OMAHA, Nebraska (Reuters) - A former Indiana doctor accused of killing four people as revenge for his dismissal from a medical school program in Nebraska is competent to stand trial, a judge ruled on Friday.
Anthony Garcia, 40, is charged with four counts of first-degree murder for two separate double-murders, one in 2008 and the second in May of last year, stemming from his firing from a pathology program at Creighton University in Omaha.
Douglas County District Court Judge Duane Dougherty ruled Garcia fit for trial on Friday after receiving evaluations from a state psychiatrist and from a psychiatrist for the defense. The defense psychiatrist found that while Garcia has an underlying mental illness, he is competent to stand trial.
Garcia is charged with killing Creighton University Dr. Roger Brumback and his wife, Mary Brumback, both 65, at their home in May 2013 as well as the 2008 killings of Thomas Hunter, the 11-year-old son of Dr. William Hunter, another Creighton doctor, and the Hunters’ housekeeper, Shirlee Sherman.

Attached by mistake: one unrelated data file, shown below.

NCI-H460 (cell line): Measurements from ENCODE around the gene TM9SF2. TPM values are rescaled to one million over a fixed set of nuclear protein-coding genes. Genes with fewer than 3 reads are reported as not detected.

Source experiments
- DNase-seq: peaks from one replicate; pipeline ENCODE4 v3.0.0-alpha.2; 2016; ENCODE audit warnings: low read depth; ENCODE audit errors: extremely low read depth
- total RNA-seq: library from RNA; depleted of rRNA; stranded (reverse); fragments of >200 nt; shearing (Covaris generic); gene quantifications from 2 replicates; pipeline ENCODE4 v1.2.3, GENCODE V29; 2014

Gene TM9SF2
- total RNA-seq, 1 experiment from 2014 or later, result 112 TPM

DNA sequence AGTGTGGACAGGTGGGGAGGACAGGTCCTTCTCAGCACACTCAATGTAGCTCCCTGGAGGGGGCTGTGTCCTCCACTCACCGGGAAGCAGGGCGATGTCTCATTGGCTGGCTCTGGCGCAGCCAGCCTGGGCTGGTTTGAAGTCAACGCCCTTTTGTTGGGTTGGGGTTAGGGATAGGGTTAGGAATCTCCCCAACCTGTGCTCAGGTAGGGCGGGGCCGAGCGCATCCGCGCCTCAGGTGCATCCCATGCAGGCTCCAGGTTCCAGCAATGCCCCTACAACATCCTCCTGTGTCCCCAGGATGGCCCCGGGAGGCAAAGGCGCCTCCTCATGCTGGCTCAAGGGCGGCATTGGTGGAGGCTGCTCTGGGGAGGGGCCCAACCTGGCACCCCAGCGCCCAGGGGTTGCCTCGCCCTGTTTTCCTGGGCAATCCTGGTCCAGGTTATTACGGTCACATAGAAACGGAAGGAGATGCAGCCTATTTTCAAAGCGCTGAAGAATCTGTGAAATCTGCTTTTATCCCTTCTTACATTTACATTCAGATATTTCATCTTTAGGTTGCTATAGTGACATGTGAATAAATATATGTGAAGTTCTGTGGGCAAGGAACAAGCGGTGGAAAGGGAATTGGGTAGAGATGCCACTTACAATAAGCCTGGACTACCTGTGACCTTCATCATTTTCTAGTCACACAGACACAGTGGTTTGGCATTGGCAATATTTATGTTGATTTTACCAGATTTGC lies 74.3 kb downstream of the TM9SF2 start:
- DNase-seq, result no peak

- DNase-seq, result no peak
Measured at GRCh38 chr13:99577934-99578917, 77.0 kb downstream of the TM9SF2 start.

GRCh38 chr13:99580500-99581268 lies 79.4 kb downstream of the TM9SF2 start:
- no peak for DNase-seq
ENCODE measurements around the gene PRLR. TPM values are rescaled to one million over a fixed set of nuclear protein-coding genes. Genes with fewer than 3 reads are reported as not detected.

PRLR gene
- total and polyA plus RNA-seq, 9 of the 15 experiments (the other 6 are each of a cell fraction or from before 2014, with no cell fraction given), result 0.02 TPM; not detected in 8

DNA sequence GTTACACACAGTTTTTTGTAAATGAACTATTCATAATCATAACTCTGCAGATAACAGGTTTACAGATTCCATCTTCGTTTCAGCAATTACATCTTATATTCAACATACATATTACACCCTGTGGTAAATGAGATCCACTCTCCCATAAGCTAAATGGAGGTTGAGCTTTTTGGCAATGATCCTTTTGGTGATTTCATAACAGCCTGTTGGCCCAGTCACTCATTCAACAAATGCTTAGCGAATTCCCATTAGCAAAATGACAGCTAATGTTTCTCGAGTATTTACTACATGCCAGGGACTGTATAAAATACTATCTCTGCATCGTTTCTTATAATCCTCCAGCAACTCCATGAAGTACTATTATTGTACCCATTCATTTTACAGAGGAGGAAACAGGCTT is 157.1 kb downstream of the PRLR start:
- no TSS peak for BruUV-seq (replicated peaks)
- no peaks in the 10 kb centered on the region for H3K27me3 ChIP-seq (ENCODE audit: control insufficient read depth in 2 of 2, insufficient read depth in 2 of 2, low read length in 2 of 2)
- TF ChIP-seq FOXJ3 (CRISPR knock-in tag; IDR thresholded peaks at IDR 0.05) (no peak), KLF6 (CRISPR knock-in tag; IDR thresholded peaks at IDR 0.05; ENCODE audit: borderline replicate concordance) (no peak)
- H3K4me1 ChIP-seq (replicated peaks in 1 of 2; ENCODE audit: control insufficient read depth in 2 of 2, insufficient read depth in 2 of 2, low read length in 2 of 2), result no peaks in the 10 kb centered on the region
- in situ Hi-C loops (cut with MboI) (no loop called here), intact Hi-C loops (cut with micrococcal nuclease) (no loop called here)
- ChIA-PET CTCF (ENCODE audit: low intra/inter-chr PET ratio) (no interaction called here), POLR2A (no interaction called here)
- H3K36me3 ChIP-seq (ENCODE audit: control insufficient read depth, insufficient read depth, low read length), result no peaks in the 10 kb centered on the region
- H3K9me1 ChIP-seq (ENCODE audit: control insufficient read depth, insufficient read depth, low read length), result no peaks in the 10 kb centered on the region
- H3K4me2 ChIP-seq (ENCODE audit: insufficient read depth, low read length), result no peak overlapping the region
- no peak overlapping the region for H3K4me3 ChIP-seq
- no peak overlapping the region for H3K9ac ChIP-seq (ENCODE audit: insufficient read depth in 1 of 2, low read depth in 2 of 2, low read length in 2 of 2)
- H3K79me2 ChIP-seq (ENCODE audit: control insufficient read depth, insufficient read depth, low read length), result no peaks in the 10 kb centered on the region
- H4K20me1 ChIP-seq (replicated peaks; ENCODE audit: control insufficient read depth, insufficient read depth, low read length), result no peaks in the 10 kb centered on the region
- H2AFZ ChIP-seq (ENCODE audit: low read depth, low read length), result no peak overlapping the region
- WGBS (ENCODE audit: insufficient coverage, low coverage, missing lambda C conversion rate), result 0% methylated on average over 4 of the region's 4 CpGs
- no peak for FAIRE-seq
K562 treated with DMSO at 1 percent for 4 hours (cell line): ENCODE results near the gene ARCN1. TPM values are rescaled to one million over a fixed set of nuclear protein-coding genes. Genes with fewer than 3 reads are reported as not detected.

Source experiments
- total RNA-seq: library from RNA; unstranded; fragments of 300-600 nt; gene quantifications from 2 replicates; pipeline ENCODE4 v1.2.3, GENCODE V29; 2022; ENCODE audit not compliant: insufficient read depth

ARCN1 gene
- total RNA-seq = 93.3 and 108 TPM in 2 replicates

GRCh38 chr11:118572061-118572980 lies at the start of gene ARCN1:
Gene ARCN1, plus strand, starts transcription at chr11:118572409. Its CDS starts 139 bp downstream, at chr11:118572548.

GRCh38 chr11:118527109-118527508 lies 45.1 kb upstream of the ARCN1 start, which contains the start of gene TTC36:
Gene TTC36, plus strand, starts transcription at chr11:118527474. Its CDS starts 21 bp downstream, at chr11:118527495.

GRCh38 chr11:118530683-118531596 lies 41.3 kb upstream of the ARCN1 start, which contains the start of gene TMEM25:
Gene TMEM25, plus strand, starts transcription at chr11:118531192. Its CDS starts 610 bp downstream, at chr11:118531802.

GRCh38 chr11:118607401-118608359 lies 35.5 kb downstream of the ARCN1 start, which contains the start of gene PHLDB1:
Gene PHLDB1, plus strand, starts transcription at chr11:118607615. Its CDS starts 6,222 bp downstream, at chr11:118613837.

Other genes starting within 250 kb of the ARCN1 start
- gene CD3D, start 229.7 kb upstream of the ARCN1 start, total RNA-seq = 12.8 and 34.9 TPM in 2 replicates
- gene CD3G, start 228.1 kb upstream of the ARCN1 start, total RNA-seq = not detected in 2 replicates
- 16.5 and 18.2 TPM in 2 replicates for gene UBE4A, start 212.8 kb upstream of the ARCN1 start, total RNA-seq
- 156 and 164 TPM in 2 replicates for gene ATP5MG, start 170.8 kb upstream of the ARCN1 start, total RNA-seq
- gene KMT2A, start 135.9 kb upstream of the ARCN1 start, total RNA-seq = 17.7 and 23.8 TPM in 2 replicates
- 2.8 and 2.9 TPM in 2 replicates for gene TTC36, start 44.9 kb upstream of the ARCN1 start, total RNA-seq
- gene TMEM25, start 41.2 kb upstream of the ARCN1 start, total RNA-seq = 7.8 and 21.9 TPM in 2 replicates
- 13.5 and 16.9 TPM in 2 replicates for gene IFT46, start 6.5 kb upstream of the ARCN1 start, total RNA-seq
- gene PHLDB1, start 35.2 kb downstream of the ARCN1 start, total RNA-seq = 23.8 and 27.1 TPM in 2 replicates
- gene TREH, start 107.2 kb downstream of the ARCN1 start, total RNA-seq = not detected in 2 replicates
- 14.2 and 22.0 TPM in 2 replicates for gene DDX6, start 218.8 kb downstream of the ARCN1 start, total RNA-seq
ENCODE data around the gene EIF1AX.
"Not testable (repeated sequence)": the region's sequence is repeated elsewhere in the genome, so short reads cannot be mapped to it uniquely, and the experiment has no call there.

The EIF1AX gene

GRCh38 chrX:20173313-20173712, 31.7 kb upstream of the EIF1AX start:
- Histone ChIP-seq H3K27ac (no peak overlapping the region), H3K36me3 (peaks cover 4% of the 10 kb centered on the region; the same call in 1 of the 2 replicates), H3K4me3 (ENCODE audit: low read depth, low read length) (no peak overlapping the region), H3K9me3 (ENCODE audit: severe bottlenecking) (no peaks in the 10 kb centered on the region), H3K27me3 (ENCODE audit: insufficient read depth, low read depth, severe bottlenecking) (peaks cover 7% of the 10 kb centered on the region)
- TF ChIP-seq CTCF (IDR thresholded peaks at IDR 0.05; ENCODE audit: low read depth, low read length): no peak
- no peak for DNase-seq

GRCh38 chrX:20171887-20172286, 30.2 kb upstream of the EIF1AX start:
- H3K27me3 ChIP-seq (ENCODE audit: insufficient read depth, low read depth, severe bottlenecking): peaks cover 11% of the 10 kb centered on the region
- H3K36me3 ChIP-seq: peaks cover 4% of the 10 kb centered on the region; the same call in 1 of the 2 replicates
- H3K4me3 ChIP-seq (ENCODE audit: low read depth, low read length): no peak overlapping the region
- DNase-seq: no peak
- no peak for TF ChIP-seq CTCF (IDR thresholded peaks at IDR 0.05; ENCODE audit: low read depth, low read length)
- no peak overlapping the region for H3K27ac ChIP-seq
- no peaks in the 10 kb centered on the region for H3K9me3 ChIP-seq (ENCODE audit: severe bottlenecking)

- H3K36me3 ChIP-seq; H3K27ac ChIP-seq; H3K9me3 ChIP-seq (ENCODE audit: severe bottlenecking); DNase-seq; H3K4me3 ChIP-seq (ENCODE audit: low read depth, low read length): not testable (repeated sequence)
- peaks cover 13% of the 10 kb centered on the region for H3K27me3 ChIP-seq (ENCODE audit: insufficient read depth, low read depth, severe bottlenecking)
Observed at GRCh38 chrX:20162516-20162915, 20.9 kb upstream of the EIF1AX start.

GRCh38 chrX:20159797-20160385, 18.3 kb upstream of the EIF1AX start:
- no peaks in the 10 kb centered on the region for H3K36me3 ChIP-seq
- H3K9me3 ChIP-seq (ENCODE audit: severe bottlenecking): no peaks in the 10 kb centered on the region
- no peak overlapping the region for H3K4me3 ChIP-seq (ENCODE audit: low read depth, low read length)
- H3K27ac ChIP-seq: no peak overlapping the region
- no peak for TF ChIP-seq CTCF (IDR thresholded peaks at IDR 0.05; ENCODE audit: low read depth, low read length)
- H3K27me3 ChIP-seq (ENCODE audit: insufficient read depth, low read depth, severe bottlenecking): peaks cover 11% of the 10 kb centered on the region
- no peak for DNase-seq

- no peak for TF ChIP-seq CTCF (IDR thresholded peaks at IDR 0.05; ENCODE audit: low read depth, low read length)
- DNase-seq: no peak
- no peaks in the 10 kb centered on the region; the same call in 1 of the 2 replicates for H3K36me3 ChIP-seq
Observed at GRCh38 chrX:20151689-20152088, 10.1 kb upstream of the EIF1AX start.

But police said they do not believe that Thomas Hunter or Sherman were the intended targets in the 2008 attack. Roger Brumback and Dr. William Hunter had dismissed Garcia from the program in 2001 for unprofessional conduct.
A task force of local, state, and federal law enforcement officials was set up this month to investigate the cases and determine if they were connected and police believed early on after the May 2013 killings that there was a connection.
Editing by Brendan O'Brien and G Crosse